by Lizzie Piazza
Relentless is in the dictionary as:
that does not relent; unyieldingly severe, strict, or harsh; unrelenting:
a relentless enemy.
Not the most flattering definition, but it’s kind of true. I am relentless about what I want to achieve. I am far more yielding, flexible, and relenting on how I achieve things. The concept of "relentlessness" can help or hinder any objective, depending on how you apply it. Define your objective (your why), and you will find there are often several paths to achieving that objective.
So, what are you chasing? What's important to you right now? What are you working on, and why?
Big questions right there. Ones most people don't stop to consider often, but ones that weigh heavily on your mind when it seems your whole existence is at risk. That's where I found myself on June 8, 2008.
I had woken up in the ICU of South Nassau hospital, a few towns over from where I grew up. I was 17 years old and annoyed. There were so many things going on in the world and here I was, stuck, lying in a bed in the middle of the afternoon! Unfortunately, my body had just been slammed around between a windshield and rough pavement, so I had no choice but to just lay there and think.
The plan that morning was to get to school, run home, grab a few bags, meet a friend to work on a senior project, and stop by the pool on the way home. I was a woman on a mission with the whole summer ahead. I was going to spend the next few weeks celebrating the end of my high school career, lifeguarding with my friends, partying it up with my best friends, and getting ready to accept a scholarship I had worked so hard to earn in a city I couldn’t wait to explore.
At that point in my life my why was to enjoy life as much as I can in the moment while eagerly anticipating my next adventure.
Getting T-boned on a corner in town was most certainly not in my original plans.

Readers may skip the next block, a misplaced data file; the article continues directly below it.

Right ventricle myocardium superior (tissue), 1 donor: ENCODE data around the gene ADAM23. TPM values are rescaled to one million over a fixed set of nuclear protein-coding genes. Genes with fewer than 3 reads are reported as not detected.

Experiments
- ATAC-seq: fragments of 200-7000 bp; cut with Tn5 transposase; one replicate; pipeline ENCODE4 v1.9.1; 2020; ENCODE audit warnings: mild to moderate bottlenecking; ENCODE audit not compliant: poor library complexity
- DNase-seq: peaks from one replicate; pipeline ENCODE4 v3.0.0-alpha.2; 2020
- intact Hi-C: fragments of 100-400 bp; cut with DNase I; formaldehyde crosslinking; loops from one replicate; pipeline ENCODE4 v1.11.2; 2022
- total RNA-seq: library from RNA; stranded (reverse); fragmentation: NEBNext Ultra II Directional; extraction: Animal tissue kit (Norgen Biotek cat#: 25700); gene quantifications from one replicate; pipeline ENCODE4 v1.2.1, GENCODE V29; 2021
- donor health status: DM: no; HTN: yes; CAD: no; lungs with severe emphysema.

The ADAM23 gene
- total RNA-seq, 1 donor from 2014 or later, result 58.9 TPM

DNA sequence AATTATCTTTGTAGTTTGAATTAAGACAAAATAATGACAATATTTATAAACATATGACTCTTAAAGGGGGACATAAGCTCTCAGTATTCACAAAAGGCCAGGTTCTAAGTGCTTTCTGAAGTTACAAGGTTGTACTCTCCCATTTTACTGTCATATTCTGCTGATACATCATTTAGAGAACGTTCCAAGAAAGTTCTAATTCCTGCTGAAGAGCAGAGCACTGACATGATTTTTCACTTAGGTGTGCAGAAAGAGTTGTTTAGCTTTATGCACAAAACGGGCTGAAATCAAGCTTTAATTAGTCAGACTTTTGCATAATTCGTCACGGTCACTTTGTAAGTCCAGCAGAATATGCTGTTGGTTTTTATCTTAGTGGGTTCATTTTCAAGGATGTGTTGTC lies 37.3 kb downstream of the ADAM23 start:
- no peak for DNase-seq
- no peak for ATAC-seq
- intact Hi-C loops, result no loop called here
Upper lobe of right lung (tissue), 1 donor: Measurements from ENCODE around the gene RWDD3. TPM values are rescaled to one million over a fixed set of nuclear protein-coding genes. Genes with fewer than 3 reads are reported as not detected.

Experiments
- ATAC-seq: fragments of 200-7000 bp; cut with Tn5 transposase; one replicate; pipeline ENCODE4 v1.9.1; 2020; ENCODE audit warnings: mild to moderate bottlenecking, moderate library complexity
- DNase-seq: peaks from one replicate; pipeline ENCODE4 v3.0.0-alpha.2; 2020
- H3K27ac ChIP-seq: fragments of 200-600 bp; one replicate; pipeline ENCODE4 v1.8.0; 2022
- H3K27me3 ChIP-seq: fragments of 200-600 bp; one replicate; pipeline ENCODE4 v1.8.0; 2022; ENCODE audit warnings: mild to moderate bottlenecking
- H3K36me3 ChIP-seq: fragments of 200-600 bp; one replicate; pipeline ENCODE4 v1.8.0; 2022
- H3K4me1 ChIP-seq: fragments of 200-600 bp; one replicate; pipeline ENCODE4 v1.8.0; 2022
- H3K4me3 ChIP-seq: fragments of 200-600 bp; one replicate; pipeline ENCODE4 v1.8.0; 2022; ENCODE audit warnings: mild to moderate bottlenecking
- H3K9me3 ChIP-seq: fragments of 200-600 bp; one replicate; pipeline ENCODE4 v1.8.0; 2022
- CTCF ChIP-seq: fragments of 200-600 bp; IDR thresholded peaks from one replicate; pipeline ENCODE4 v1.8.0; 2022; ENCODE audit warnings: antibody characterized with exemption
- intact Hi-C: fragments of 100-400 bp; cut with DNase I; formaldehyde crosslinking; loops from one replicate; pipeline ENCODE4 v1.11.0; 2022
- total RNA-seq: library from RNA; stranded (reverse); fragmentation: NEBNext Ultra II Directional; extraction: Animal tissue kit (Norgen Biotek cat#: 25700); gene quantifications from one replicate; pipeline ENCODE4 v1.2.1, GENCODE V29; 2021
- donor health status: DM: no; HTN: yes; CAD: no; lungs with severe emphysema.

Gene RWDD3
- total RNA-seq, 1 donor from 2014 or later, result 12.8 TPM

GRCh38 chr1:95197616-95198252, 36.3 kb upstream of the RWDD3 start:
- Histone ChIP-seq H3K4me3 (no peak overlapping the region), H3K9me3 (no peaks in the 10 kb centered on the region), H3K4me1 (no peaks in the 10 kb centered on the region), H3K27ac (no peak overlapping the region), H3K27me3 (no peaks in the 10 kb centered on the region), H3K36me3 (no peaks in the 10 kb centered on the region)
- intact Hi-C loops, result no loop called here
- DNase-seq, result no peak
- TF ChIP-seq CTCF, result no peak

Laying in that bed, I thought about the previous day or so. The memories of the accident itself were clear but fragmented. I could see the glint of the sun off the windshield, I could hear the impact as the car shattered my new cruiser, I could feel the pressure as my helmet-less head slammed into the windshield right before I blacked out. The memories right after were more fluid: the smell of metallic blood mixing with the peppermint gum in the puddle underneath my face blended with the sound of the driver's panicky shouting and the feeling of a hand on my back, instructing me not to try to move until paramedics could arrive and assess my injuries.
My parents spent those few days terrified – they saw a split-open head, broken back, and crushed collarbone, and had no idea what was going on with the insides. They didn’t know what I knew – that despite my new reality, I wasn't done chasing my objectives.
This is when I learned my first lesson in relentlessness: persistence in the face of adversity.
Obstacles are not always as they appear. At this branch in the story, we all could have sat and accepted my summer and college plans as ruined. That would have been a major mistake. Patience is one surprisingly critical nuance of relentlessness.
When the final reports came in, I ended up being incredibly lucky. There was no real critical damage – my bones would heal, my organs were all still working (although dented in some cases), and as absurd as it sounds the wonders of modern medicine even provided a way to glue my head back together!
My parents later told me their main concerns:
"What if there is brain damage?"